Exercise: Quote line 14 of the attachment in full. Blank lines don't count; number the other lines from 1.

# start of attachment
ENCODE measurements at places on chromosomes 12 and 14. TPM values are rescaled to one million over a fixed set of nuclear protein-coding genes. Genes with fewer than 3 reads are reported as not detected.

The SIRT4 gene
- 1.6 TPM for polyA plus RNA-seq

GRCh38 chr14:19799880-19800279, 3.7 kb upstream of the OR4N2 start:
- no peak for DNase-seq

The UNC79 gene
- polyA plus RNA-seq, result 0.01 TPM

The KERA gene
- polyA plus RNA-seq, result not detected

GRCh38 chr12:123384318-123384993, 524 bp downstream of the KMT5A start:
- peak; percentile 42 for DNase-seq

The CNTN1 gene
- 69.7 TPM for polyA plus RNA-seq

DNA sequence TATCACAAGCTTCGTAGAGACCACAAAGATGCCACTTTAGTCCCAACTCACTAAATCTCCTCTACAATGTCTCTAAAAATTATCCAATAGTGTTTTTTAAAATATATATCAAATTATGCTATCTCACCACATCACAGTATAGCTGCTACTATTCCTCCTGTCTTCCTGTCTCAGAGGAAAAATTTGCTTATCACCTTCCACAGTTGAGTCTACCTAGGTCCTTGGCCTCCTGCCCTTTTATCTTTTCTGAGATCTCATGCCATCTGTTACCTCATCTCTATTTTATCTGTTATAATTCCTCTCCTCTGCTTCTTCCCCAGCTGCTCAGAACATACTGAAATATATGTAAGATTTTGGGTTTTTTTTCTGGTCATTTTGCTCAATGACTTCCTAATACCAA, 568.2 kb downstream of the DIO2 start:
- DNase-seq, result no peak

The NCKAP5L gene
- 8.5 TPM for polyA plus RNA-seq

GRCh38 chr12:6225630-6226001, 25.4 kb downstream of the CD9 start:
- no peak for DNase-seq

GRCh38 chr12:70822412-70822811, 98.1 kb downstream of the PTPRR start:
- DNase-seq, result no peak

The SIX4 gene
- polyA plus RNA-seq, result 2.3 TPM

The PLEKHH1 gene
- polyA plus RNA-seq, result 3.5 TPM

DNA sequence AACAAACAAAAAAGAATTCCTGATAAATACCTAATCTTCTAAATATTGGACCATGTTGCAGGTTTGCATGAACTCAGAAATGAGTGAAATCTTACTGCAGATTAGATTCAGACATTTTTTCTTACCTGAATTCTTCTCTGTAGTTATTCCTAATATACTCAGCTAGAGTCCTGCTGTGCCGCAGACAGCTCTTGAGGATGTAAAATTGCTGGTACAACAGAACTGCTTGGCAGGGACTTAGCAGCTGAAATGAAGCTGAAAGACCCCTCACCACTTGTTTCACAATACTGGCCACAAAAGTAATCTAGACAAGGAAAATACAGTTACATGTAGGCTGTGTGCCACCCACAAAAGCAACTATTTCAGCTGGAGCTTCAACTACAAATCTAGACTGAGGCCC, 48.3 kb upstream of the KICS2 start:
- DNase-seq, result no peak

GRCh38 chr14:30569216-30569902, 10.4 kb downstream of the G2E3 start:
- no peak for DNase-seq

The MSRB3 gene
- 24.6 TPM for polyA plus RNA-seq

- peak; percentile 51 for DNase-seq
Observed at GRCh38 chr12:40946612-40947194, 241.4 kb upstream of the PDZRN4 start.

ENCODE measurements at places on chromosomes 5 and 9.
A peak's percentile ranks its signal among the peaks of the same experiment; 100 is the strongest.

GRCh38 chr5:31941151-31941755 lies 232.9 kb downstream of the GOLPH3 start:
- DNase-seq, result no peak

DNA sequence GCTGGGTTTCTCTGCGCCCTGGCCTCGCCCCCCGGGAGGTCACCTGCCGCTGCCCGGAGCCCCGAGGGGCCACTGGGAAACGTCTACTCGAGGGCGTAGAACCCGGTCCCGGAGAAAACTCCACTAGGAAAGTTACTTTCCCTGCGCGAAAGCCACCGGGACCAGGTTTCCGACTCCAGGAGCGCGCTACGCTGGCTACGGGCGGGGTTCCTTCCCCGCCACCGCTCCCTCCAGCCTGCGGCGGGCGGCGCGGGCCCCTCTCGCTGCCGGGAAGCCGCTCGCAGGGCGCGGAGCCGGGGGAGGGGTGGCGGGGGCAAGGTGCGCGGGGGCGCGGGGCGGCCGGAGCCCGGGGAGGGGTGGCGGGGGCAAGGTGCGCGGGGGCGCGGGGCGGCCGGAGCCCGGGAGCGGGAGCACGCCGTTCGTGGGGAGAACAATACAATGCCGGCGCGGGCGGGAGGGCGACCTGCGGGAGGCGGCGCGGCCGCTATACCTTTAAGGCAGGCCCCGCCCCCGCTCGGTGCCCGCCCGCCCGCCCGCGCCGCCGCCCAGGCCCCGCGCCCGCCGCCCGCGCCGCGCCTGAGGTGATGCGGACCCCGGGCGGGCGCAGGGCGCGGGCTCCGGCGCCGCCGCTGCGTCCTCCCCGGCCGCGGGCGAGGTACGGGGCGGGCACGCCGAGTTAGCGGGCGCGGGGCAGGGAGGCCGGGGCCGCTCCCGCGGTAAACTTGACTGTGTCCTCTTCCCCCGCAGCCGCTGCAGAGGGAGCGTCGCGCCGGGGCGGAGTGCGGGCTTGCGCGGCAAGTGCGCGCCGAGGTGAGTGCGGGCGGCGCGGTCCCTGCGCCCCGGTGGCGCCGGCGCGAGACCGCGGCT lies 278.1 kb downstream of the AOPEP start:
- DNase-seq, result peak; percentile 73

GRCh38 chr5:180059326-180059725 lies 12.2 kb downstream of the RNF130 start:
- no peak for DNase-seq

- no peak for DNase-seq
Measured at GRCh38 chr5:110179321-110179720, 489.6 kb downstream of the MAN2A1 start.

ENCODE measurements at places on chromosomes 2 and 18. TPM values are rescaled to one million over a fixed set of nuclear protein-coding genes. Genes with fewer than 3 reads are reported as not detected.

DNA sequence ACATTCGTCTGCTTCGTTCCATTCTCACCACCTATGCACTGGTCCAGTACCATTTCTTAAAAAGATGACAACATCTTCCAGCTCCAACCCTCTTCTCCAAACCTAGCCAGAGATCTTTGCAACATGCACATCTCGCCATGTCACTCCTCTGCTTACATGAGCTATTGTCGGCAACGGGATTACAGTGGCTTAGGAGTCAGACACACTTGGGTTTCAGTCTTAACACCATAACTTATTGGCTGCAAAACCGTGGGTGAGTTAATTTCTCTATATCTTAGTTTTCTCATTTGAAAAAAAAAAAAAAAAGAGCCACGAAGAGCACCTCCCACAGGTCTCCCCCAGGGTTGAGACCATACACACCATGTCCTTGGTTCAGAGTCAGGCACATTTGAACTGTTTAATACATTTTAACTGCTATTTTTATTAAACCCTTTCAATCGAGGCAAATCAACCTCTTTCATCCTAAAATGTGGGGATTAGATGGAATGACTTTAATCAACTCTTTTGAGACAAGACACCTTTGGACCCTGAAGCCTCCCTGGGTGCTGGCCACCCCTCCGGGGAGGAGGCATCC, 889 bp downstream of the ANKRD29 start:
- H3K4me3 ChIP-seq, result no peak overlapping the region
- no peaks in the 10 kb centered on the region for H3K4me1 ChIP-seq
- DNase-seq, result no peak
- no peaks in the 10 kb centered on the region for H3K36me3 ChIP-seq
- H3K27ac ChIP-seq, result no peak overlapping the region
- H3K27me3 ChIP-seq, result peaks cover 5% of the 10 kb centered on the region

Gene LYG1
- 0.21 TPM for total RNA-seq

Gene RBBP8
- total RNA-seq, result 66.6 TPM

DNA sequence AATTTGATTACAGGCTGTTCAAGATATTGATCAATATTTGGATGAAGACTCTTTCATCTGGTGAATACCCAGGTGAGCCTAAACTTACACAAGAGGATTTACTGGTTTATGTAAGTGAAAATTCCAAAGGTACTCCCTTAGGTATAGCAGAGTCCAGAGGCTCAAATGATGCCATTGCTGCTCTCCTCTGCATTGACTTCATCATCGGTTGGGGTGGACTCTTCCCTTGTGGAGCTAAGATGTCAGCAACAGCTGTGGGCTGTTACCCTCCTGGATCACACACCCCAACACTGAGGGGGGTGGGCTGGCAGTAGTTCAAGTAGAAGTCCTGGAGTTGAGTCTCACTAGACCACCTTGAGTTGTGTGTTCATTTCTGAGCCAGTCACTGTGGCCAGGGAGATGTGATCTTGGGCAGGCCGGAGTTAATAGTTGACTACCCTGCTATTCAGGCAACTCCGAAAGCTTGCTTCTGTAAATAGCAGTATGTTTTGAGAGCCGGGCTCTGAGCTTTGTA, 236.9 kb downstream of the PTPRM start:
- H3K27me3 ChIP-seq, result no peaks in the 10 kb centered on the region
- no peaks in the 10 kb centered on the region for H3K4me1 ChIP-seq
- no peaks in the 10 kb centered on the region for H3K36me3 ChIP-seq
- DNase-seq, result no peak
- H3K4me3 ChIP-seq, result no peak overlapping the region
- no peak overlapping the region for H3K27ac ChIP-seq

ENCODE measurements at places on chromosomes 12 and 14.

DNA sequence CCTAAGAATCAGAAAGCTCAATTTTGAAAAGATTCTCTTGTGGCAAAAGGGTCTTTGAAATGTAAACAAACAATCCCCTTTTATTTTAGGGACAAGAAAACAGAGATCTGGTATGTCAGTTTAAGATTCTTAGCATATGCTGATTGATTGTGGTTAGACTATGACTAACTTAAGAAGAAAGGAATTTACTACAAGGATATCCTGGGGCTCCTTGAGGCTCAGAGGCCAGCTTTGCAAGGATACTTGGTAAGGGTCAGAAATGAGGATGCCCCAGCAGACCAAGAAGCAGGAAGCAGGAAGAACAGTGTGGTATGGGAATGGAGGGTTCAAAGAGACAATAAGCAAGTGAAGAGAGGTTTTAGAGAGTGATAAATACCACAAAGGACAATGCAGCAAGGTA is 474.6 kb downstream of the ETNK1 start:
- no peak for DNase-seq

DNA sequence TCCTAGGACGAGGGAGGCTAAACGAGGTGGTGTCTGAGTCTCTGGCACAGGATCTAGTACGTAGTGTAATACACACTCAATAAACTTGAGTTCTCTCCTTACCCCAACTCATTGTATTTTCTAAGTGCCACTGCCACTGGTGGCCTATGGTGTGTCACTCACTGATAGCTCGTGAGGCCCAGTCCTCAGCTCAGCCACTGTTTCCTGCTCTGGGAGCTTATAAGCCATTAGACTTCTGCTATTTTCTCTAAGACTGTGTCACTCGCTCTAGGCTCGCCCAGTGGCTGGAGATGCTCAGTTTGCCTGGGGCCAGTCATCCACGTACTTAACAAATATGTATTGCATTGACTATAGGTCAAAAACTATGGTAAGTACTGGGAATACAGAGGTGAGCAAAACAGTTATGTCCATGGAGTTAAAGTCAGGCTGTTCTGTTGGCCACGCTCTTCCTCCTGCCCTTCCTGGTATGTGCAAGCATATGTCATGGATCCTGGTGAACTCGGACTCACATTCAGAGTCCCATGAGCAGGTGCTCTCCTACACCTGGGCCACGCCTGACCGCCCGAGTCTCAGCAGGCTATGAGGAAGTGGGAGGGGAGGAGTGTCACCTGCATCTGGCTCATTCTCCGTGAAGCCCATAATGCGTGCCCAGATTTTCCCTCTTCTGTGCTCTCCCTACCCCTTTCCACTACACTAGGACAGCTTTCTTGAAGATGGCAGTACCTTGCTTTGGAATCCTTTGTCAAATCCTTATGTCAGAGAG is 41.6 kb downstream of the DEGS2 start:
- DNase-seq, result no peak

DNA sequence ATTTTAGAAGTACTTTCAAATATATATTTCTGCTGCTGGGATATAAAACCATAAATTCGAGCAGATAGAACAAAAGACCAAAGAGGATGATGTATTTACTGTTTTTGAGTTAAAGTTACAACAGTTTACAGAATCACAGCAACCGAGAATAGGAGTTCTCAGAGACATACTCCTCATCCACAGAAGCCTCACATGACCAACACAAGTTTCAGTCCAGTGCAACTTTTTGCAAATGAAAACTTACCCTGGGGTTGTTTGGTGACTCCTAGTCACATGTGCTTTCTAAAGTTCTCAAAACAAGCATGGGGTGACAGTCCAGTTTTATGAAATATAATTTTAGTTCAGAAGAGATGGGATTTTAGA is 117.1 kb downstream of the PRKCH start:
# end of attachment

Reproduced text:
DNA sequence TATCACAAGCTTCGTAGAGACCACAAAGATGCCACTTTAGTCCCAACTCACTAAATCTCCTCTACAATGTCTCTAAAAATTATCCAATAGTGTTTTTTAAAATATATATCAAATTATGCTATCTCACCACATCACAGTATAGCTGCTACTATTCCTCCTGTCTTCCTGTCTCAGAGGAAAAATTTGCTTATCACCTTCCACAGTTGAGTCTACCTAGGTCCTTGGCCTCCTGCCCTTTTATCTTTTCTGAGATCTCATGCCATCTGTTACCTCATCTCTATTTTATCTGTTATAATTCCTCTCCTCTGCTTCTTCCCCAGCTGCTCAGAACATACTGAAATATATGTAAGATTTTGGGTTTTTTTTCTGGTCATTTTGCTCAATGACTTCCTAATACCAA, 568.2 kb downstream of the DIO2 start: